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First Author: Rita K. Kuwahara, MIH, UNC Chapel Hill School of
Medicine, Class of 2016
Introduction: According to the Agency for Healthcare Research
and Quality, the top 1% of patients with multiple
rehospitalizations-the "super-utilizers" of the healthcare
system-account for 20% of the total $2.9 trillion spent annually on
U.S. healthcare costs. These medically/socially complex individuals
often have needs that substantially exceed the care available in
clinical practice. To better understand factors contributing to
these patients' use of healthcare, the objective of this study was
to use the Association of American Medical Colleges (AAMC) method
of "hotspotting" to collect the stories of "super-utilizer"
patients in central North Carolina to develop individualized care
plans that reduce rehospitalizations and improve health
Methods: In this qualitative study, an interprofessional team of
medical, social work, pharmacy, public policy, business, and
divinity students at UNC-Chapel Hill and Duke University identified
five "super-utilizer" patients with complex medical/social
histories and recurrent hospitalizations to enroll and follow for
3-4 months. Team members collected patient narratives to examine
underlying factors contributing to patients' health status/use of
healthcare, conducted home visits, accompanied patients to clinic
appointments, assisted patients with navigating the healthcare
system, interviewed patients' providers, and reviewed the medical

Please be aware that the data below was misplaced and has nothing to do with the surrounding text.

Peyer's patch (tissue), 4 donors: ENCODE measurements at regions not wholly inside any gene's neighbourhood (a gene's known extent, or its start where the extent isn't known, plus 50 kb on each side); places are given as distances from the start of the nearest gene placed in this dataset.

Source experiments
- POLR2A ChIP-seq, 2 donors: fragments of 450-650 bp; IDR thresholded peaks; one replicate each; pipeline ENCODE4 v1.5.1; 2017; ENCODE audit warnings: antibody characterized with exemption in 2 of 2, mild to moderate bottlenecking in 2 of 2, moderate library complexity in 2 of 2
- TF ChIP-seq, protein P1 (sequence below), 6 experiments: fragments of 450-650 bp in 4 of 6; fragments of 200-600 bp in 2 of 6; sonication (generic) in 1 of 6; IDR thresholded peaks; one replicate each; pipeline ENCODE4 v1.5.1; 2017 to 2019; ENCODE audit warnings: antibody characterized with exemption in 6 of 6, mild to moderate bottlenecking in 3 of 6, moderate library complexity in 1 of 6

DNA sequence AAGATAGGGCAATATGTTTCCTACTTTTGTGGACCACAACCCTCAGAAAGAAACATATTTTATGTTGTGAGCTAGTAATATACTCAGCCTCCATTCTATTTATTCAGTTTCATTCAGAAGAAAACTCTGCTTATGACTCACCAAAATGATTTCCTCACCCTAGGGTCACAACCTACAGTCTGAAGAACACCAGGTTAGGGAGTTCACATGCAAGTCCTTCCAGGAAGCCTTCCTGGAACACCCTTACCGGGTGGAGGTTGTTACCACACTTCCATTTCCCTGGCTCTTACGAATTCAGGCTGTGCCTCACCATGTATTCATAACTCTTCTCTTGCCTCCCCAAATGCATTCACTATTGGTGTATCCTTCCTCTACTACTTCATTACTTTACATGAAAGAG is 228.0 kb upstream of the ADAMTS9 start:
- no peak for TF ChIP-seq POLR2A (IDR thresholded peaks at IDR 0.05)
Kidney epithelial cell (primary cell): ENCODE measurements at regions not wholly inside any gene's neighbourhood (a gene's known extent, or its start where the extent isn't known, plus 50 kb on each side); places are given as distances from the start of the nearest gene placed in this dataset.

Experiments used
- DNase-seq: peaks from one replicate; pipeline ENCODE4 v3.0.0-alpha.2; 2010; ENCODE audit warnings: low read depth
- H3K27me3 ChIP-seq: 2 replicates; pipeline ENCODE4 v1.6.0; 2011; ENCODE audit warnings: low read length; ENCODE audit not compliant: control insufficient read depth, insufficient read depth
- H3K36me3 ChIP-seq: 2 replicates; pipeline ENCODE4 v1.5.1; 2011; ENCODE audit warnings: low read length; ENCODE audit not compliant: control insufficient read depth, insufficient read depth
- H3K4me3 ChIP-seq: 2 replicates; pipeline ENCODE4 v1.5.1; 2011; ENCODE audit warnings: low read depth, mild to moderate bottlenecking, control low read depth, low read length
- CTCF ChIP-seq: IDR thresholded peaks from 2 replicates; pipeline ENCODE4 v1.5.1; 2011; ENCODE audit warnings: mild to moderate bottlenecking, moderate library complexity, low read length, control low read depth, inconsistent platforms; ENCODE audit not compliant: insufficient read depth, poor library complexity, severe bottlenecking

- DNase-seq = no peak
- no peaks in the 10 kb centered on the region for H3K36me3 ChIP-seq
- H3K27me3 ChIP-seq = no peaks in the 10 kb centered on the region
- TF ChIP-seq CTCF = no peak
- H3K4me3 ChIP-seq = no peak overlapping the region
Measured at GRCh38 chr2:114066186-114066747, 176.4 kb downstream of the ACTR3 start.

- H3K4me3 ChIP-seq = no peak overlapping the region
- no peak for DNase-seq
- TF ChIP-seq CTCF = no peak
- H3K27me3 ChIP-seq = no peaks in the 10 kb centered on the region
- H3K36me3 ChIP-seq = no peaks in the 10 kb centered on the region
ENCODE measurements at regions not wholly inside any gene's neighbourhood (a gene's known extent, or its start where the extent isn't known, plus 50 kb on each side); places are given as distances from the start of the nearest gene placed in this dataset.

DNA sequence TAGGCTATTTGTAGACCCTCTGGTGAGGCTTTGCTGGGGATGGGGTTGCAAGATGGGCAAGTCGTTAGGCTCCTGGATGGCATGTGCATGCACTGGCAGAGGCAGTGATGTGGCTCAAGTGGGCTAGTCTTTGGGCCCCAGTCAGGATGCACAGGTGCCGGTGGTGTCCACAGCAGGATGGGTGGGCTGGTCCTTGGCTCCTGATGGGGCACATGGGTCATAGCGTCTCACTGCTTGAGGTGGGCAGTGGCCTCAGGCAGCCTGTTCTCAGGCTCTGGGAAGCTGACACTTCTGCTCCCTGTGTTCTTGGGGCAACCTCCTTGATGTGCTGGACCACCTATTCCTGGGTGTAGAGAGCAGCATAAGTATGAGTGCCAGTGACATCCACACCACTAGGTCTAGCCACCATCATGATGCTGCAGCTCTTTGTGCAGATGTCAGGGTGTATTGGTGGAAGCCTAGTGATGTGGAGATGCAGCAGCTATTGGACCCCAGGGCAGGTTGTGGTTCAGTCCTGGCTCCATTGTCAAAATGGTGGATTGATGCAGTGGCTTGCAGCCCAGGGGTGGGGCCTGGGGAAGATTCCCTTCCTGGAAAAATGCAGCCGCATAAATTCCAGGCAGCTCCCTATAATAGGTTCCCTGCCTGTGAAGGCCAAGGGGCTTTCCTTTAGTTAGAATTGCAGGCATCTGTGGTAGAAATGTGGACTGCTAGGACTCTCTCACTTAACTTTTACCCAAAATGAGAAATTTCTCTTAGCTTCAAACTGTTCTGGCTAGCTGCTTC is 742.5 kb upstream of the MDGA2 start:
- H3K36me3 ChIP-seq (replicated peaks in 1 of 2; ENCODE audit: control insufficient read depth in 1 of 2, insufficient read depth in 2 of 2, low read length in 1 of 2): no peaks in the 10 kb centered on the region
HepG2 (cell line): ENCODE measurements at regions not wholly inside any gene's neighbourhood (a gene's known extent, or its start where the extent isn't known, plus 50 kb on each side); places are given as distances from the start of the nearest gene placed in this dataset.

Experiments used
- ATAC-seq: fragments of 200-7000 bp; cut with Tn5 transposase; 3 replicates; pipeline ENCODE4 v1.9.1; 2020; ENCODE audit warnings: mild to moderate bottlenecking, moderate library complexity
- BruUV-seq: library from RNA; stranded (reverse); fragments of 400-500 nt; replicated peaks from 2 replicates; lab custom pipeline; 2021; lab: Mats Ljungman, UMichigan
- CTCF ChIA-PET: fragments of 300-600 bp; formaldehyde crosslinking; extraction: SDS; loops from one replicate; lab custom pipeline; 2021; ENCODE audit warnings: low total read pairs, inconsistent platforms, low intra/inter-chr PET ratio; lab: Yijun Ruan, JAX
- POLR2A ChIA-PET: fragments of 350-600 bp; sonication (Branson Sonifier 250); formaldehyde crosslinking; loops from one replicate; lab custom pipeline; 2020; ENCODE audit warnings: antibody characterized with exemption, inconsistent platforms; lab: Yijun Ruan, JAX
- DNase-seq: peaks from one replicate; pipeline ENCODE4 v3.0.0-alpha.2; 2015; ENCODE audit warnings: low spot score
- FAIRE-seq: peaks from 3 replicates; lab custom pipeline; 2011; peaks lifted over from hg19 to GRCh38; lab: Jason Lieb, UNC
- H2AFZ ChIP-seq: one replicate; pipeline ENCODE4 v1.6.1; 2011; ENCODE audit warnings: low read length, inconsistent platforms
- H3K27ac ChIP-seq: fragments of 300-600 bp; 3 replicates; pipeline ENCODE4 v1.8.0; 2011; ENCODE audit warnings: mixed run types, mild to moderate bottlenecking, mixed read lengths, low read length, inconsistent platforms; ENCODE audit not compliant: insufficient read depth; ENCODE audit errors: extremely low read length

record. Enrolled patients had >3 hospitalizations in the past 12
months at UNC or Duke and >3 comorbidities. Patients under 18
years were excluded. Our project was funded through a hotspotting
minigrant from the AAMC, Camden Coalition of Healthcare Providers,
and Primary Care Progress, and was IRB exempt, as it was classified
as quality improvement.
Results: All enrolled patients had multiple unmet social needs
and >6 comorbidities, most commonly diabetes, heart failure,
chronic pain, dental problems, and depression. Of the five
patients, only two were retained throughout the study. Of the two
patients, one had 10 hospitalizations in the past year with 34
inpatient days, and the other had 7 hospitalizations with 124
inpatient days. Both patients had stable housing, and one patient
had strong social support. Both patients cited multiple
system-level failures contributing to their hospitalizations, but
neither was rehospitalized for the duration of the study, and
information obtained from interviews was used to enable better
navigation of the healthcare system, avoid previously encountered
system-level failures, and improve care. The three patients lost to
follow-up had less stable housing, a higher incidence of substance
abuse, and were less likely to have a primary care physician.
Conclusion: Our findings highlight the importance of
understanding patient narratives to develop interprofessional
interventions that comprehensively manage clinical/social needs,
reduce costs, and improve health outcomes. However, patients with
significant social barriers in greatest need of narrative-informed
care may be the most difficult to retain in interventions, and
require novel approaches to achieve optimal health.
January 2016 Issue of IMpact